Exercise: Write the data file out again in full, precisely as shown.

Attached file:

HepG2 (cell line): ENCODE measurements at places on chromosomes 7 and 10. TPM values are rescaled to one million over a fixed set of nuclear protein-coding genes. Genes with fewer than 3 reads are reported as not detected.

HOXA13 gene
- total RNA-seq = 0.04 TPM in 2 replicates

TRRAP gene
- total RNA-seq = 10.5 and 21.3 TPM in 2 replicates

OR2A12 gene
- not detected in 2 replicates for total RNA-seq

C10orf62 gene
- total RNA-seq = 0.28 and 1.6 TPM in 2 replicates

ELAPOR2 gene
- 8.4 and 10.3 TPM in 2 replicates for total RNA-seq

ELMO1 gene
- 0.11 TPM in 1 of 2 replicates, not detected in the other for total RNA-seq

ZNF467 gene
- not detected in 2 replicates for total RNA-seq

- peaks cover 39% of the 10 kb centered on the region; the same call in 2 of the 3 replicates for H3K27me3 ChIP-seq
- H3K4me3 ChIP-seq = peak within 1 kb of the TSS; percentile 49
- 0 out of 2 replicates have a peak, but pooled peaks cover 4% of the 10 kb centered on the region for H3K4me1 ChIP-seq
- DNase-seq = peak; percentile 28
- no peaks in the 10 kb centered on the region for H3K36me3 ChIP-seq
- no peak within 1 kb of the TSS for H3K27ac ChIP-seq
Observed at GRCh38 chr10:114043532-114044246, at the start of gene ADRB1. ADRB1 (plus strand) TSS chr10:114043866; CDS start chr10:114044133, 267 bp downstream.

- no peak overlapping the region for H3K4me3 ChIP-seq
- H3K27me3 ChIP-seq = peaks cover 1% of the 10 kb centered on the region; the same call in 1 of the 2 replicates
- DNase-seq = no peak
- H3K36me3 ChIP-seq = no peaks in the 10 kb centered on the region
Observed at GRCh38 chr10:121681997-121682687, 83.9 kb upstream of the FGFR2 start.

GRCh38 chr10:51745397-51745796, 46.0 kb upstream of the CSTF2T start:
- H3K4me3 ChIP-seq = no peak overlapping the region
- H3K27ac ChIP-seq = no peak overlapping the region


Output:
HepG2 (cell line): ENCODE measurements at places on chromosomes 7 and 10. TPM values are rescaled to one million over a fixed set of nuclear protein-coding genes. Genes with fewer than 3 reads are reported as not detected.

HOXA13 gene
- total RNA-seq = 0.04 TPM in 2 replicates

TRRAP gene
- total RNA-seq = 10.5 and 21.3 TPM in 2 replicates

OR2A12 gene
- not detected in 2 replicates for total RNA-seq

C10orf62 gene
- total RNA-seq = 0.28 and 1.6 TPM in 2 replicates

ELAPOR2 gene
- 8.4 and 10.3 TPM in 2 replicates for total RNA-seq

ELMO1 gene
- 0.11 TPM in 1 of 2 replicates, not detected in the other for total RNA-seq

ZNF467 gene
- not detected in 2 replicates for total RNA-seq

- peaks cover 39% of the 10 kb centered on the region; the same call in 2 of the 3 replicates for H3K27me3 ChIP-seq
- H3K4me3 ChIP-seq = peak within 1 kb of the TSS; percentile 49
- 0 out of 2 replicates have a peak, but pooled peaks cover 4% of the 10 kb centered on the region for H3K4me1 ChIP-seq
- DNase-seq = peak; percentile 28
- no peaks in the 10 kb centered on the region for H3K36me3 ChIP-seq
- no peak within 1 kb of the TSS for H3K27ac ChIP-seq
Observed at GRCh38 chr10:114043532-114044246, at the start of gene ADRB1. ADRB1 (plus strand) TSS chr10:114043866; CDS start chr10:114044133, 267 bp downstream.

- no peak overlapping the region for H3K4me3 ChIP-seq
- H3K27me3 ChIP-seq = peaks cover 1% of the 10 kb centered on the region; the same call in 1 of the 2 replicates
- DNase-seq = no peak
- H3K36me3 ChIP-seq = no peaks in the 10 kb centered on the region
Observed at GRCh38 chr10:121681997-121682687, 83.9 kb upstream of the FGFR2 start.

GRCh38 chr10:51745397-51745796, 46.0 kb upstream of the CSTF2T start:
- H3K4me3 ChIP-seq = no peak overlapping the region
- H3K27ac ChIP-seq = no peak overlapping the region